Conflict of Interest

The authors of this manuscript have no conflict of interest to report.

Cite this paper

Wong, E.L.Y., Lui, S., Cheung, A.W.L., Yam, C.H.K., Huang, N.F., Tam, W.W.S. and Yeoh, E. (2017) Views and Experience on Patient Engagement in Healthcare Professionals and Patients―How Are They Different? Open Journal of Nursing, 7, 615-629.


  1. 1. National Empowerment Center. (2013) Articles and Information by NEC Staff and Affiliates.

  2. 2. Nichols, F.H. (2009) History of the Women’s Health Movement in the 20th Century. Journal of Obstetric, Gynecologic, and Neonatal Nursing, 29, 56-64.

  3. 3. Switzer, J.V. (2003) Disabled Rights: American Policy and the Fight for Equality. Georgetown University Press, Washington DC.

  4. 4. Fleischer, D.Z. and Zames, F. (2001) The Disability Rights Movement: From Charity to Confrontation. Temple University Press, Philadelphia.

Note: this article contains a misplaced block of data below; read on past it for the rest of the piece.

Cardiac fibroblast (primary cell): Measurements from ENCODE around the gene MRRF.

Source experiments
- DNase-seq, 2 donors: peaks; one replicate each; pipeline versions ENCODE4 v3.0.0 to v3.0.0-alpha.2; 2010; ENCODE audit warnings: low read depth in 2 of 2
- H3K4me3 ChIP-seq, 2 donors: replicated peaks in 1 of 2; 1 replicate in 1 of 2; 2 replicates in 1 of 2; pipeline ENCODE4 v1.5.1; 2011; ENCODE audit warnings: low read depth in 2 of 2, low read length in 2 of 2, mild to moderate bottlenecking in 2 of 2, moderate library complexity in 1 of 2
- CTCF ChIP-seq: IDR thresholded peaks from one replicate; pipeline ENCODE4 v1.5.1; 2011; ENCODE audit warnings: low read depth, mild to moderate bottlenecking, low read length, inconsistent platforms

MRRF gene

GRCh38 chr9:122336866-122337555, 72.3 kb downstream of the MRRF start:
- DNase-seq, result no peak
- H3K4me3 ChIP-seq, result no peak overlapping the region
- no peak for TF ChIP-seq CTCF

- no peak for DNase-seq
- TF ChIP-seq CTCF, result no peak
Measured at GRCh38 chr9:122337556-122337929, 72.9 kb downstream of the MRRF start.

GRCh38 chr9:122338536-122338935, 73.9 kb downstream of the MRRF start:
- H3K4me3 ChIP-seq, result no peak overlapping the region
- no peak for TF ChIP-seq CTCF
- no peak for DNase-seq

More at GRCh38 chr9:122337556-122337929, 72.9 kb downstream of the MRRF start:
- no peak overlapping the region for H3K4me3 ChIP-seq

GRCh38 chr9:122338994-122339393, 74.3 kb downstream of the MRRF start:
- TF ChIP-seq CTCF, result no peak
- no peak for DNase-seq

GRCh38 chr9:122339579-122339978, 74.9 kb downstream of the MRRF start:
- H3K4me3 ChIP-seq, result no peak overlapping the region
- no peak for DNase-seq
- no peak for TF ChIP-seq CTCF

5. 5. Nunn, A., Dickman, S., Nattrass, N., Cornwall, A. and Gruskin, S. (2012) The Impacts of AIDS Movements on the Policy Responses to HIV/AIDS in Brazil and South Africa: A Comparative Analysis. Global Public Health, 7, 1031-1044.

  6. 6. Tang, P.C. and Lansky, D. (2005) The Missing Link: Bridging the Patient-Provider Health Information Gap. Health Affairs, 24, 1290-1295.

  7. 7. Verlinde, E., De Laender, N., De Maesschalck, S., Deveugele, M. and Willems, S. (2012) The Social Gradient in Doctor-Patient Communication. International Journal for Equity in Health, 11, 12.